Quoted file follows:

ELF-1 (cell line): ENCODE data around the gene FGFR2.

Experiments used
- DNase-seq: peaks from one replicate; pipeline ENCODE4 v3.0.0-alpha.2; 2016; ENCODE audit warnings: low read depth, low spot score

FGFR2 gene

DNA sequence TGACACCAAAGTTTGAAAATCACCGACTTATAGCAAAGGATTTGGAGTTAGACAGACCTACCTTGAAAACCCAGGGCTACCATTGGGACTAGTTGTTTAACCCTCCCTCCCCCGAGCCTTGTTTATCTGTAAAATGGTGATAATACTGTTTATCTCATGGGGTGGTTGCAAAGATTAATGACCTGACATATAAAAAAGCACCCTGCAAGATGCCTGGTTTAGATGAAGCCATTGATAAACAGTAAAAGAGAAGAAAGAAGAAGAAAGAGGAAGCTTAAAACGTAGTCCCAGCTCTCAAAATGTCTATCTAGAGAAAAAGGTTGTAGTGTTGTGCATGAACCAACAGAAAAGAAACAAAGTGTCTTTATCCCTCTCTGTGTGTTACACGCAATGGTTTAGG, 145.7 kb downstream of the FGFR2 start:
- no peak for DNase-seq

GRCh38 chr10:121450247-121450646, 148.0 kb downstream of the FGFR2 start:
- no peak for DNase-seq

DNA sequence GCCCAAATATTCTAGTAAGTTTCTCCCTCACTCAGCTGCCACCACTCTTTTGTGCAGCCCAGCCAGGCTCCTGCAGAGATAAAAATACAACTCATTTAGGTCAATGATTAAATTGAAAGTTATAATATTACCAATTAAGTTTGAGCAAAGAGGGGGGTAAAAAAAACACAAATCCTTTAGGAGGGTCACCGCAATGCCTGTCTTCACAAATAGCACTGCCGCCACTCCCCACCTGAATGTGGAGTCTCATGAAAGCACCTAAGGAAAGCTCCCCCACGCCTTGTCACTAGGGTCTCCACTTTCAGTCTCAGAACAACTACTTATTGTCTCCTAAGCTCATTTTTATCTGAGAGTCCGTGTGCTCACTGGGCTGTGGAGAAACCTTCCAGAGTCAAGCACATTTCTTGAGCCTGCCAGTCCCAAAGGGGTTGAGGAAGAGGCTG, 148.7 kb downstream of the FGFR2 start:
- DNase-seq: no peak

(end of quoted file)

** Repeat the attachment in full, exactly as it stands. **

ELF-1 (cell line): ENCODE data around the gene FGFR2.

Experiments used
- DNase-seq: peaks from one replicate; pipeline ENCODE4 v3.0.0-alpha.2; 2016; ENCODE audit warnings: low read depth, low spot score

FGFR2 gene

DNA sequence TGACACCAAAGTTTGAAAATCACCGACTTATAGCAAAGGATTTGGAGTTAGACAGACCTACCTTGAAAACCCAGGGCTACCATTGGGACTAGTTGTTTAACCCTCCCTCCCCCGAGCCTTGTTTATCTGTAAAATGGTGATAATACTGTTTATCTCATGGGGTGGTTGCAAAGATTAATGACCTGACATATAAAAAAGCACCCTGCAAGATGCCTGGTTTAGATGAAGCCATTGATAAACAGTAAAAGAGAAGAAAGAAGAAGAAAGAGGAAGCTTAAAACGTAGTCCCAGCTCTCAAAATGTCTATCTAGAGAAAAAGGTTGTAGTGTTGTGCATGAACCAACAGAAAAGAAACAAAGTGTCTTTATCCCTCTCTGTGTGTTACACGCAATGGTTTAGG, 145.7 kb downstream of the FGFR2 start:
- no peak for DNase-seq

GRCh38 chr10:121450247-121450646, 148.0 kb downstream of the FGFR2 start:
- no peak for DNase-seq

DNA sequence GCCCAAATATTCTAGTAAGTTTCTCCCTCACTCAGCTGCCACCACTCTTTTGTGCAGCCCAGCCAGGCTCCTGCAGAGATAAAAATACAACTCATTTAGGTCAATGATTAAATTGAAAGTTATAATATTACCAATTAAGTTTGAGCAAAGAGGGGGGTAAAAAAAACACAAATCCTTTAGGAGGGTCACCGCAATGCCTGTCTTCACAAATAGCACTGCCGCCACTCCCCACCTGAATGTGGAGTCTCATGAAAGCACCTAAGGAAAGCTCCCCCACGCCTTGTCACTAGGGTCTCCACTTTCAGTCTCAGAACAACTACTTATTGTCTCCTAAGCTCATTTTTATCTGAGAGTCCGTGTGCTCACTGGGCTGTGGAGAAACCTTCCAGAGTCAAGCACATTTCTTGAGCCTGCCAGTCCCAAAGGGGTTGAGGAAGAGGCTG, 148.7 kb downstream of the FGFR2 start:
- DNase-seq: no peak